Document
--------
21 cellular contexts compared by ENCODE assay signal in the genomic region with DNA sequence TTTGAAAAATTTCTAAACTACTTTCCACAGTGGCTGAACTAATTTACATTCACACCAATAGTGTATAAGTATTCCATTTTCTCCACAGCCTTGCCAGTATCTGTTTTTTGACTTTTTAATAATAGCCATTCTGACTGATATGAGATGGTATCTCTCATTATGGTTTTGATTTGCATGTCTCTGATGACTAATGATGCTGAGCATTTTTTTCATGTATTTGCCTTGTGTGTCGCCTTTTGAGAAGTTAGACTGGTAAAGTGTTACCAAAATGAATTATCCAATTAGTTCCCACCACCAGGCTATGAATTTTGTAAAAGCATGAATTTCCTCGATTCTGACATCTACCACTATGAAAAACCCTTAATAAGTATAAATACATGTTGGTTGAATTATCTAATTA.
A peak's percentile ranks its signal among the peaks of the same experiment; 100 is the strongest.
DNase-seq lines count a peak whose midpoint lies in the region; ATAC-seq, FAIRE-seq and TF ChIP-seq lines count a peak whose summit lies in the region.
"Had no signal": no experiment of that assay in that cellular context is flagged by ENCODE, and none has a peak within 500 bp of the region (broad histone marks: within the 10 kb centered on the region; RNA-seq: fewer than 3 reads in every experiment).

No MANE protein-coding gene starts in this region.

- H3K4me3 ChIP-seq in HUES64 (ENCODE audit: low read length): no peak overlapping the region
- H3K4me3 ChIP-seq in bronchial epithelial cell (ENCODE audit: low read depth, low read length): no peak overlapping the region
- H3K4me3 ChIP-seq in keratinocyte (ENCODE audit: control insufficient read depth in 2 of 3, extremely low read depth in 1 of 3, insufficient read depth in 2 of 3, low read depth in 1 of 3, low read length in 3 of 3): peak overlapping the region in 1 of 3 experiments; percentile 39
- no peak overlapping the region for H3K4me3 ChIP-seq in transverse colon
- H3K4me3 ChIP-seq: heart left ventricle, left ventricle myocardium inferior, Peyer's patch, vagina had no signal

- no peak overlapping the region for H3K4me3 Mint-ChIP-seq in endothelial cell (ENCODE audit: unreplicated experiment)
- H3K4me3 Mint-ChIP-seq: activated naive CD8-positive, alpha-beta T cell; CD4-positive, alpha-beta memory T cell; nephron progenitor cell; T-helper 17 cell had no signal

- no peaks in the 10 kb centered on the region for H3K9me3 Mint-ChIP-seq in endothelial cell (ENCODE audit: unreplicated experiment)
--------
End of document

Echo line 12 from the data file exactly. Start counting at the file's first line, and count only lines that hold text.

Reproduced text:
- H3K4me3 Mint-ChIP-seq: activated naive CD8-positive, alpha-beta T cell; CD4-positive, alpha-beta memory T cell; nephron progenitor cell; T-helper 17 cell had no signal